The Guardian defines it as ranging from ages 14-35. That’s quite a span. However, this source does provide a helpful definition, explaining that in these books, “the main characters transform from teenagers into adults and try to navigate the difficulties of post-adolescent life…”
ABC calls it the new “smut” fiction. Yuck.
I resent the inference that new adults in their late teens and twenties are only looking for trashy, explicit, “coming of age” stories. With all the changes this generation is facing, they need compelling, clean fiction with decent role models more than ever.
But I’ll get off my soap box. Suffice it to say that there is clearly going to be a dramatic difference between everyday New Adult fiction and Christian New Adult fiction.Young Adult vs. New Adult
I first heard the term New Adult at the 2013 Florida Christian Writer’s Conference when I was pitching my Wings of the Dawn series to an agent. When I described it as a young adult series with a transcendent quality appealing to adults as well, the agent suggested it might better fit the New Adult genre.
Me: What’s New Adult?
Agent: It’s a genre that shows a post high-school character confronting and dealing with life changes throughout the course of the story.
Me: That kind of sounds like my heroine.In addition to the protagonist’s age and stage of life, the content and issues explored in the story also factor in when determining if a book could be categorized as New Adult.
Think about Nancy Drew books. If I remember correctly, Nancy is eighteen, which is border line between Young Adult and New Adult. However, I read this series in middle school – or maybe even elementary. The content level is an easy-read mystery, not a story exploring complex issues.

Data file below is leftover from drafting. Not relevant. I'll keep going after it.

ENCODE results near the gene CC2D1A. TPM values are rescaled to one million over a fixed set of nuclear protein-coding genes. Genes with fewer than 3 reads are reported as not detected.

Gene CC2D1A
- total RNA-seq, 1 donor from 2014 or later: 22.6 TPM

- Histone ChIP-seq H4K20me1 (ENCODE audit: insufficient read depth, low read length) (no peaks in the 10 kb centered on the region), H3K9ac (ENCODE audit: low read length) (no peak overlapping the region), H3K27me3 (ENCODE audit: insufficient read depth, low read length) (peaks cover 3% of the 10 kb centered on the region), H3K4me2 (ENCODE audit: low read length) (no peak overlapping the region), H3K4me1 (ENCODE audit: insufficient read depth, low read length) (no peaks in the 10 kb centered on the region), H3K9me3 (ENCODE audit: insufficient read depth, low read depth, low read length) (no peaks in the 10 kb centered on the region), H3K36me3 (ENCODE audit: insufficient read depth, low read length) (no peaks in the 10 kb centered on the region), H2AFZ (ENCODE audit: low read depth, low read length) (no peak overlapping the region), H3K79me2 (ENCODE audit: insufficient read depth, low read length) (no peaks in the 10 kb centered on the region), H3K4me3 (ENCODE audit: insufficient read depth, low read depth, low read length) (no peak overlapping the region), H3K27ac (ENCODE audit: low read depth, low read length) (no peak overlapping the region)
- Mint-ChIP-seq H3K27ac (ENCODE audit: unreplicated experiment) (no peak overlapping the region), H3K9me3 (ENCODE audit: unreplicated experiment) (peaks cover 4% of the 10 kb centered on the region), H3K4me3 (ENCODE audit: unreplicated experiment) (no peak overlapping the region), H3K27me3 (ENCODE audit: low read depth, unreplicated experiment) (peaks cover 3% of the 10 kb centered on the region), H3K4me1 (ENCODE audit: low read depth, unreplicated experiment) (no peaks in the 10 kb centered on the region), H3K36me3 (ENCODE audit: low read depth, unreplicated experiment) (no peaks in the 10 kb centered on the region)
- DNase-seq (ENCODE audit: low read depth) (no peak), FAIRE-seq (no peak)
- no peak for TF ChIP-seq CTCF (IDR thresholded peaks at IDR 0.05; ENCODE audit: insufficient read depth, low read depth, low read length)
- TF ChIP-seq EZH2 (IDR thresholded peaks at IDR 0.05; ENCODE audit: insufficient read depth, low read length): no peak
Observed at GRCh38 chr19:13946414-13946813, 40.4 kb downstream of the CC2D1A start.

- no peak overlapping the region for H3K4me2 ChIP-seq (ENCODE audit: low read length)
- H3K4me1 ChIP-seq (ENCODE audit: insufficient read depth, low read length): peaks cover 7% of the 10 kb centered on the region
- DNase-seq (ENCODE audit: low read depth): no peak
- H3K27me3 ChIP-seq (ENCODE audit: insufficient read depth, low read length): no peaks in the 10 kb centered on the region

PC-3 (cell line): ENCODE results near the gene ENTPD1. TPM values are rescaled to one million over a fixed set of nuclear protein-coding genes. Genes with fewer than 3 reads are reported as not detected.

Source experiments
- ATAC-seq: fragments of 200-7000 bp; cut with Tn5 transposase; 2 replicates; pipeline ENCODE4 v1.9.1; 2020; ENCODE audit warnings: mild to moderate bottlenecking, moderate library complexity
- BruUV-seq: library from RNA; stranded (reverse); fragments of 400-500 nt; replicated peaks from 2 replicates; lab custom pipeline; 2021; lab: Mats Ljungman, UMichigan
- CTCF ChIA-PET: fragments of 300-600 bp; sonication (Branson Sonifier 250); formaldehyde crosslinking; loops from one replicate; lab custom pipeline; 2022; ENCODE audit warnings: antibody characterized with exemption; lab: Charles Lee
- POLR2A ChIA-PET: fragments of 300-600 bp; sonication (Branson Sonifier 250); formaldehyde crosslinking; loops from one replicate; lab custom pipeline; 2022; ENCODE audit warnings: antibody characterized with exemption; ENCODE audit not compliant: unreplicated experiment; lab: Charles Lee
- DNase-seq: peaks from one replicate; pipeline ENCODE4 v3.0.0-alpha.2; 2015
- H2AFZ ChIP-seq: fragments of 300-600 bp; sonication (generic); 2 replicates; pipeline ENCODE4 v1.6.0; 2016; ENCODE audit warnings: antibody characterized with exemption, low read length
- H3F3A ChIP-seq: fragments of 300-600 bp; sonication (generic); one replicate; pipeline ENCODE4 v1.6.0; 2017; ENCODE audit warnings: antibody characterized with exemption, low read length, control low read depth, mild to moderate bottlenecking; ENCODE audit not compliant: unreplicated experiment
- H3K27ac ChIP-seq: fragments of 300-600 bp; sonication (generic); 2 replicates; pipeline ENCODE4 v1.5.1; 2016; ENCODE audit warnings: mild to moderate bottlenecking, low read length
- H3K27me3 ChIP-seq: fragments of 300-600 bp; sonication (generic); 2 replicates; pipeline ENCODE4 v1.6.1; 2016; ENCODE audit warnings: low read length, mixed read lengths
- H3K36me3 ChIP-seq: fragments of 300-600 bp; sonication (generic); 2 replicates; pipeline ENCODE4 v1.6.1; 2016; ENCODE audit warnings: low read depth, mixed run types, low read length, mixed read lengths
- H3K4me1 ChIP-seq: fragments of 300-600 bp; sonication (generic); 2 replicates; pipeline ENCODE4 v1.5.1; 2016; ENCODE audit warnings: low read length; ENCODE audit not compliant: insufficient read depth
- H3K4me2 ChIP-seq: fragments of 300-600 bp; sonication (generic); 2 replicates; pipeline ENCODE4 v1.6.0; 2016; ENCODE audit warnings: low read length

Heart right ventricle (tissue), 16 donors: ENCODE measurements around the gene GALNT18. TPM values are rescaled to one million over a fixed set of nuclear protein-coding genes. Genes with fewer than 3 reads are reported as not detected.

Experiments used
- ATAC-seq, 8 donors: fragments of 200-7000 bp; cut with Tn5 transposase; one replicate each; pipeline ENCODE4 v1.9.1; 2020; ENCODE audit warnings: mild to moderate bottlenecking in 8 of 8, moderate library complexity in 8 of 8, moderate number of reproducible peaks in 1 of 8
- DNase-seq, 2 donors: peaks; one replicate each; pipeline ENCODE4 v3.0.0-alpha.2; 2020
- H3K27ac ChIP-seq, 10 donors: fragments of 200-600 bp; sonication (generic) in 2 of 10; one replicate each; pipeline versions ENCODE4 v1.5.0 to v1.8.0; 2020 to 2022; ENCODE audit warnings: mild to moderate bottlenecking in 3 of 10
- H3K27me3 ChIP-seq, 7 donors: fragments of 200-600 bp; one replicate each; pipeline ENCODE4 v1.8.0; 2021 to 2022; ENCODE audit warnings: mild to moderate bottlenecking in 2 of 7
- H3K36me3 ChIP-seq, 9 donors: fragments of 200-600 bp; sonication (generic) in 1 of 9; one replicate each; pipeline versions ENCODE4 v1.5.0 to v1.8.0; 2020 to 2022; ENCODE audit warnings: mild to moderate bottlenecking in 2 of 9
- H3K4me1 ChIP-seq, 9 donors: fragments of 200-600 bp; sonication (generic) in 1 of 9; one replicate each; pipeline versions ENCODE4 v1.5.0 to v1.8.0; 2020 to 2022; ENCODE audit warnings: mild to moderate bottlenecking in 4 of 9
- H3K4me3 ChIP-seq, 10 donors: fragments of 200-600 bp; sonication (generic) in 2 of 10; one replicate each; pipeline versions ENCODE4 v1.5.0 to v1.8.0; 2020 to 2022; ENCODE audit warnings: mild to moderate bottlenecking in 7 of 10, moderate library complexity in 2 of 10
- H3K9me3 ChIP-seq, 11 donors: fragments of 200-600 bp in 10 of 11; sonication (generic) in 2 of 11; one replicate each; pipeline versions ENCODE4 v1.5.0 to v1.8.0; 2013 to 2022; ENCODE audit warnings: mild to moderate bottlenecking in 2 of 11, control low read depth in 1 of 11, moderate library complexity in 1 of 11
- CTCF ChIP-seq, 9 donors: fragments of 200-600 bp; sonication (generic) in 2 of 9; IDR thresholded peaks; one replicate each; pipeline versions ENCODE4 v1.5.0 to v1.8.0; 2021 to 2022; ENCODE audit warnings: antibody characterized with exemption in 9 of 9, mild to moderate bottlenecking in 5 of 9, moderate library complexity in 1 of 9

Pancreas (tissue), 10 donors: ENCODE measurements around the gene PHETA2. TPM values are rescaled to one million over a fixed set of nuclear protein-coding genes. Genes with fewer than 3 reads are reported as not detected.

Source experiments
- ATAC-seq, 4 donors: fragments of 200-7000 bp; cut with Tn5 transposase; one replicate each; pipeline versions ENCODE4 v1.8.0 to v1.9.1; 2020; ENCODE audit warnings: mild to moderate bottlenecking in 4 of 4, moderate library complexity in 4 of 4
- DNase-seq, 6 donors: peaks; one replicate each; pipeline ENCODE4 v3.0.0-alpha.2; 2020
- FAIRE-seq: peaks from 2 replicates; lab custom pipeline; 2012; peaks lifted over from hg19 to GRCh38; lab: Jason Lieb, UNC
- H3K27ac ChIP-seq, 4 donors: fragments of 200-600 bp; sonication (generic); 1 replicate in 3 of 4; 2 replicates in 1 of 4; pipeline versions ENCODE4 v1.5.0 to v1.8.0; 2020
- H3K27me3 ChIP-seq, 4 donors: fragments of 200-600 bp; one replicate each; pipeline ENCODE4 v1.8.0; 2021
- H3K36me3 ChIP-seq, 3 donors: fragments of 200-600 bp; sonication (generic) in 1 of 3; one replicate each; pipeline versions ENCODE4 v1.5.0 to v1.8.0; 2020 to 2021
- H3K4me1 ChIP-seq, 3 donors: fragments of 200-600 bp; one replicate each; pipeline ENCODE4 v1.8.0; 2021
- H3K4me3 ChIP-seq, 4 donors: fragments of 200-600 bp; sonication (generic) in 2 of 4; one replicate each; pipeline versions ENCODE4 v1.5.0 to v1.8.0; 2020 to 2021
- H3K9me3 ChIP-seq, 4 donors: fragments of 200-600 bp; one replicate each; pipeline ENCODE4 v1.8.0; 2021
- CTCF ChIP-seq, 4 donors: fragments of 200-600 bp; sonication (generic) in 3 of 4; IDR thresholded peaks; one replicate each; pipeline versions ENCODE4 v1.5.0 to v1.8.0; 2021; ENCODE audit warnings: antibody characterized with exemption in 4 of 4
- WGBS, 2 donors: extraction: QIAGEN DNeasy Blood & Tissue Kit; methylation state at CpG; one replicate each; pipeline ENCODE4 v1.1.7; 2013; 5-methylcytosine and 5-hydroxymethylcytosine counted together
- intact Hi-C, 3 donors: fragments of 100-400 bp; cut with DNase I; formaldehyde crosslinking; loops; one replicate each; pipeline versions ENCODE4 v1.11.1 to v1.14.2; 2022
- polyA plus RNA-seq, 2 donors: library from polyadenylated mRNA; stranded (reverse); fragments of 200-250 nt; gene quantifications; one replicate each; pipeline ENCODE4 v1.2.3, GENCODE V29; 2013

Why New Adult?From personal experience, I think New Adult is oftentimes an overlooked age group. I’ve been a part of college and career groups and also currently work with my church’s youth group. Teens and Twenty-Somethings are facing so many challenges in today’s society, and the transition from high school into advanced education, career and commitments can be confusing. Designing fiction that targets the needs of this age group makes perfect sense.
However, I think New Adult fiction should approach tough topics honestly but also in a clean way. This content will likely appeal to younger adults (12-18) who may be looking for role models in their reading or find themselves thrust into circumstances that force them to “grow up” faster than expected.
The bottom line? Christian New Adult fiction should help this age group see the truth of God’s Word applied to the circumstances characters face.
After all, the Bible is the ultimate guide to the challenges and changes of life. As Psalm 119:105 says, “Thy word is a lamp unto my feet, and a light unto my path.”Have you read any good New Adult Christian fiction lately? What did you like or dislike about it?